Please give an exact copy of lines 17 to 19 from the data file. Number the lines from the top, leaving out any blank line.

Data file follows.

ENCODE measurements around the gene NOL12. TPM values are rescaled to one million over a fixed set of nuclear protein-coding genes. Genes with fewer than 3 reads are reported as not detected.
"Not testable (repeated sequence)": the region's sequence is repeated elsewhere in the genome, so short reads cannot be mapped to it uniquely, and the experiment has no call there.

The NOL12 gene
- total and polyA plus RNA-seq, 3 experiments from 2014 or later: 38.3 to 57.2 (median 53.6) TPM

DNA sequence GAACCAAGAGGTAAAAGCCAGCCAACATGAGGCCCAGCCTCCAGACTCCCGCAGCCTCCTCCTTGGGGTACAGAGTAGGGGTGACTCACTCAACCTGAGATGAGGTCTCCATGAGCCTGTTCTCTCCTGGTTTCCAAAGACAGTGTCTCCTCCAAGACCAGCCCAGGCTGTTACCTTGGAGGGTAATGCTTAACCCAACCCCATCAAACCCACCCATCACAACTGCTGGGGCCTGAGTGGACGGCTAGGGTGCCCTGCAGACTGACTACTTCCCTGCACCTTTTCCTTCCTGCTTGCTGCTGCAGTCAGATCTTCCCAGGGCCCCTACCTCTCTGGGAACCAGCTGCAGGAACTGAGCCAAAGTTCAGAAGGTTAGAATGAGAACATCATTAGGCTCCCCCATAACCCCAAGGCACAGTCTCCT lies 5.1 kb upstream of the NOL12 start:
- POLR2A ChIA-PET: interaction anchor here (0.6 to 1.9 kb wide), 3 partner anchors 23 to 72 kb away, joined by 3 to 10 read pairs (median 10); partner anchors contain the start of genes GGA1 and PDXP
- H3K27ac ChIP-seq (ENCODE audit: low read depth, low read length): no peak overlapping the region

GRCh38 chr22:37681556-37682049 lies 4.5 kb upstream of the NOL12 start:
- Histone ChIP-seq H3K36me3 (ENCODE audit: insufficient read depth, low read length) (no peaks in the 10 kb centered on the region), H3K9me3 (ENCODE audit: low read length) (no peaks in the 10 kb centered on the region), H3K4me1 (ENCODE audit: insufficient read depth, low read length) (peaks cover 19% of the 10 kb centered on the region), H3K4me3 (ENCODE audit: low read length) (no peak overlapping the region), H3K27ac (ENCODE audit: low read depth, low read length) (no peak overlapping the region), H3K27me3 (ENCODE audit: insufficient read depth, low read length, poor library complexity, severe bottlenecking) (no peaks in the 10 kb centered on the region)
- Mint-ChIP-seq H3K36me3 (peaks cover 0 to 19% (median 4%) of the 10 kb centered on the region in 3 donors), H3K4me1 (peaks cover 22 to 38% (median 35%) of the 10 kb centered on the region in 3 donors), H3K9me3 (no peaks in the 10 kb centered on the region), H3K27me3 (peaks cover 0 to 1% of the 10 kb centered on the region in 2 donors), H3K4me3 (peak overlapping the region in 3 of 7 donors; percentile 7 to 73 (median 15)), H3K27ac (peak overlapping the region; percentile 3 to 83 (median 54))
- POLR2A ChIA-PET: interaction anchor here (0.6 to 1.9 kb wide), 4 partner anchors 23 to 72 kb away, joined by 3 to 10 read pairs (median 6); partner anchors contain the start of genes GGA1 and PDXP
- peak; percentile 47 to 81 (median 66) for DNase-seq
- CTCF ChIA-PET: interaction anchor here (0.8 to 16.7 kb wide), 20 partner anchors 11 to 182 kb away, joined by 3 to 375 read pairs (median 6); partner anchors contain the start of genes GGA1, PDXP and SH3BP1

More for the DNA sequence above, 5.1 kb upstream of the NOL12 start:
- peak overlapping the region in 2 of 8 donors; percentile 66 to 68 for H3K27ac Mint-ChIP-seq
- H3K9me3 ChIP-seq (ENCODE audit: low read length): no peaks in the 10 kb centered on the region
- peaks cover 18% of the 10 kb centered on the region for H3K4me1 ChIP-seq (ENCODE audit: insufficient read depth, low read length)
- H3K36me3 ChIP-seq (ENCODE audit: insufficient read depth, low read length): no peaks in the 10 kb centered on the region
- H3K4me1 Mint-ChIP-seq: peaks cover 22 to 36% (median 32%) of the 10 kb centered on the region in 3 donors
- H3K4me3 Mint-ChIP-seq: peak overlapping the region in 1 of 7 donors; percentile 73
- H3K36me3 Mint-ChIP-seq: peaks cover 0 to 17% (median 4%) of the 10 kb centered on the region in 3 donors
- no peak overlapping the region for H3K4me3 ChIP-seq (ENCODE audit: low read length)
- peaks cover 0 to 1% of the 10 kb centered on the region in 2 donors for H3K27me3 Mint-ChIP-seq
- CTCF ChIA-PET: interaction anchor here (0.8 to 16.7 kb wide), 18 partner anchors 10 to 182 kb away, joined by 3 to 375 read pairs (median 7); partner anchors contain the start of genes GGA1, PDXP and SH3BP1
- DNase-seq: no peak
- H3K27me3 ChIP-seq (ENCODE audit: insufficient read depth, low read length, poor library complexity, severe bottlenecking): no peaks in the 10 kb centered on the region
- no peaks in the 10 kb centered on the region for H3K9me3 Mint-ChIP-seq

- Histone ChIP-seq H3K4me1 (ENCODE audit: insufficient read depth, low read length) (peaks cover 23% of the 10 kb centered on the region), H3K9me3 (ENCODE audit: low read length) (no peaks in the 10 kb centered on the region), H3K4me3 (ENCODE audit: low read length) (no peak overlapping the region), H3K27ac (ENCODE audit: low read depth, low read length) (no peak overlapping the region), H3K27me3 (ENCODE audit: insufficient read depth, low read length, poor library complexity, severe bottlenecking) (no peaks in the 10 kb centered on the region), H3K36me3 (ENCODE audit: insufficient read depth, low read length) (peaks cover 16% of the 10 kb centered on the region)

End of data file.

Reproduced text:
- peaks cover 18% of the 10 kb centered on the region for H3K4me1 ChIP-seq (ENCODE audit: insufficient read depth, low read length)
- H3K36me3 ChIP-seq (ENCODE audit: insufficient read depth, low read length): no peaks in the 10 kb centered on the region
- H3K4me1 Mint-ChIP-seq: peaks cover 22 to 36% (median 32%) of the 10 kb centered on the region in 3 donors